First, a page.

Design patents are a type of patent issued under United States of America law. (Other locations have similar protections but they are called different things.) The patent is granted based on the unique appearance or concept of an item rather than its "usefulness". Design patents typically are sought for items where the appearance is as - or more - important than the underlying craftsmanship itself. So, things like jewelry, toys, furniture, car parts, etc. are frequently granted design patents.
Design patents have a life in the US of fourteen years from the date of issuance. Their main usefulness is as a supplement to copyright protections. Whereas someone claiming a copyright in a work can prevent actual copies being made, a design patent can more easily be used to prevent the unauthorized creation of similar items which are not actually copies. Neither protection is absolute, but some counsel believe that having both is important where even the hint of similar design is a threat to the value of the original design.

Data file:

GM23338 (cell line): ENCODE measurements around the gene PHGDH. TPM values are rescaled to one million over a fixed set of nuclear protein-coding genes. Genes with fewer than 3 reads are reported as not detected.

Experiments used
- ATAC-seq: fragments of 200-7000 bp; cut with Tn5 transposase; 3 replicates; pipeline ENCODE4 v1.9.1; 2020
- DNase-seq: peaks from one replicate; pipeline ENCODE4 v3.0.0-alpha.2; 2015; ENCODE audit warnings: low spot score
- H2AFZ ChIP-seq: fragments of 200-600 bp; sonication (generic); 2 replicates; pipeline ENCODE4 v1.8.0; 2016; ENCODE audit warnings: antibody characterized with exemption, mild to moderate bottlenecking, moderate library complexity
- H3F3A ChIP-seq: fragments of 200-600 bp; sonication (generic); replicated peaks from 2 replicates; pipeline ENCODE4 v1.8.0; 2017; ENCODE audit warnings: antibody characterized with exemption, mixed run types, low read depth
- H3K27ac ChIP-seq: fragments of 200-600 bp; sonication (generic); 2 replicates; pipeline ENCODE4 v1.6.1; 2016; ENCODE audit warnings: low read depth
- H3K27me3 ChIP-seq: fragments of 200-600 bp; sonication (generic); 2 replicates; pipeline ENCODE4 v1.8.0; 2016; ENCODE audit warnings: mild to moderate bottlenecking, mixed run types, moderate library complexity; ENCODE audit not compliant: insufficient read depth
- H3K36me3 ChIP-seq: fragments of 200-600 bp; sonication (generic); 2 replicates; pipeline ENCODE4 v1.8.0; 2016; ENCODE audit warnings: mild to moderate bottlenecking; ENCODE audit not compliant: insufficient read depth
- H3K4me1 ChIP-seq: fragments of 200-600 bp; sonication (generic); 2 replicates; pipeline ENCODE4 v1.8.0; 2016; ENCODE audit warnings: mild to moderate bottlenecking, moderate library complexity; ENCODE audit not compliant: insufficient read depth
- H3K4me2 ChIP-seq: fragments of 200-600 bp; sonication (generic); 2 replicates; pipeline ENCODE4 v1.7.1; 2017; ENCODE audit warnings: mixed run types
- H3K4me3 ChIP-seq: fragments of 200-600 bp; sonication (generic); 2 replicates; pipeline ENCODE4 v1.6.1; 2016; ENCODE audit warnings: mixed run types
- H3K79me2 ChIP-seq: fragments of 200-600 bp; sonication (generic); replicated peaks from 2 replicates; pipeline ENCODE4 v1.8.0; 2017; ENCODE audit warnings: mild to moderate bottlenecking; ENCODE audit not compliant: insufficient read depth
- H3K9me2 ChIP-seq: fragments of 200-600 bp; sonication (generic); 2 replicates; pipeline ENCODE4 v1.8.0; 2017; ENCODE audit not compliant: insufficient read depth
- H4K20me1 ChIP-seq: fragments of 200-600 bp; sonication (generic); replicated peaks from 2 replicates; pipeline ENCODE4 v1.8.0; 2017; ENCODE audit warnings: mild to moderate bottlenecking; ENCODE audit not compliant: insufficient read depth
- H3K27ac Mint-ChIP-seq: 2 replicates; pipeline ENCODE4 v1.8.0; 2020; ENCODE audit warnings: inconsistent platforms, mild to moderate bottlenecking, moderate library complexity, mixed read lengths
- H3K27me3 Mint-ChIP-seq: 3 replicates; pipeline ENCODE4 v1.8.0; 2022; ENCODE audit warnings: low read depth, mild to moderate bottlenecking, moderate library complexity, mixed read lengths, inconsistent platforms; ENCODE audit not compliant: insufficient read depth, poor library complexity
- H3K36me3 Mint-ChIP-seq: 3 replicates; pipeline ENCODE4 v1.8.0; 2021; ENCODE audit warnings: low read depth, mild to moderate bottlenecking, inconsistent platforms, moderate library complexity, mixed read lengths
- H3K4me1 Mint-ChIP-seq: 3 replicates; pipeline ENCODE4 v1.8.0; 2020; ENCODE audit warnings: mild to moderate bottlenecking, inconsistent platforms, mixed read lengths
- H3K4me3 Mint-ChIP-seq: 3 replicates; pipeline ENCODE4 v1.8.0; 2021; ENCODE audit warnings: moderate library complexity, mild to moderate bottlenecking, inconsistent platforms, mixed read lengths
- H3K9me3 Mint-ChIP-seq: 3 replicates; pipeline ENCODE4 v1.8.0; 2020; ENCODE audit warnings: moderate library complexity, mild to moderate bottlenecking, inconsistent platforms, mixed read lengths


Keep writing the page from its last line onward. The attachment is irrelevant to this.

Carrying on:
From 1978 through 1987, Paramount Pictures sought and obtained various design patents for Star Trek designs. There seem to have been no other filings after 1987, and Paramount's legal department instead probably feels comfortable with existing copyright protections.
In each instance of a design patent at least one "inventor" has to be listed. The inventor can never be the corporation, it has to be an individual or individuals. It is sometimes interesting to see who gets credit for what on the official documents.
Did You Know that the carpets on the bridge of The Next Generation were changed nearly every season? In the first season, they were an Earthy tan and orange, but were later changed to various shades of blue and dark orange.